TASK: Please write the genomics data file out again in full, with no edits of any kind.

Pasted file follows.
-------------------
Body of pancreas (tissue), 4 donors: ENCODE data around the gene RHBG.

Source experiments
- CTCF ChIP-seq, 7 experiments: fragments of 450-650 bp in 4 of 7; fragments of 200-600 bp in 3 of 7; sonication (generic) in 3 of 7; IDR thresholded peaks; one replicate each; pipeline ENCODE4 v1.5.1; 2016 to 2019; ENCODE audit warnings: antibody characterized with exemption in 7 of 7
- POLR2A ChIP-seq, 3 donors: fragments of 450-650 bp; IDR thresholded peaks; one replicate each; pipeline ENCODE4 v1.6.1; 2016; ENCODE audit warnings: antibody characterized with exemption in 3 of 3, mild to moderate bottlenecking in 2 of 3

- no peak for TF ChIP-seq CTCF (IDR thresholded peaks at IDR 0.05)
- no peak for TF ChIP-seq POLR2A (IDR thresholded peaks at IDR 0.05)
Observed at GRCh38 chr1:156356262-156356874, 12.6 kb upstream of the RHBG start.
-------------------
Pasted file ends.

Body of pancreas (tissue), 4 donors: ENCODE data around the gene RHBG.

Source experiments
- CTCF ChIP-seq, 7 experiments: fragments of 450-650 bp in 4 of 7; fragments of 200-600 bp in 3 of 7; sonication (generic) in 3 of 7; IDR thresholded peaks; one replicate each; pipeline ENCODE4 v1.5.1; 2016 to 2019; ENCODE audit warnings: antibody characterized with exemption in 7 of 7
- POLR2A ChIP-seq, 3 donors: fragments of 450-650 bp; IDR thresholded peaks; one replicate each; pipeline ENCODE4 v1.6.1; 2016; ENCODE audit warnings: antibody characterized with exemption in 3 of 3, mild to moderate bottlenecking in 2 of 3

- no peak for TF ChIP-seq CTCF (IDR thresholded peaks at IDR 0.05)
- no peak for TF ChIP-seq POLR2A (IDR thresholded peaks at IDR 0.05)
Observed at GRCh38 chr1:156356262-156356874, 12.6 kb upstream of the RHBG start.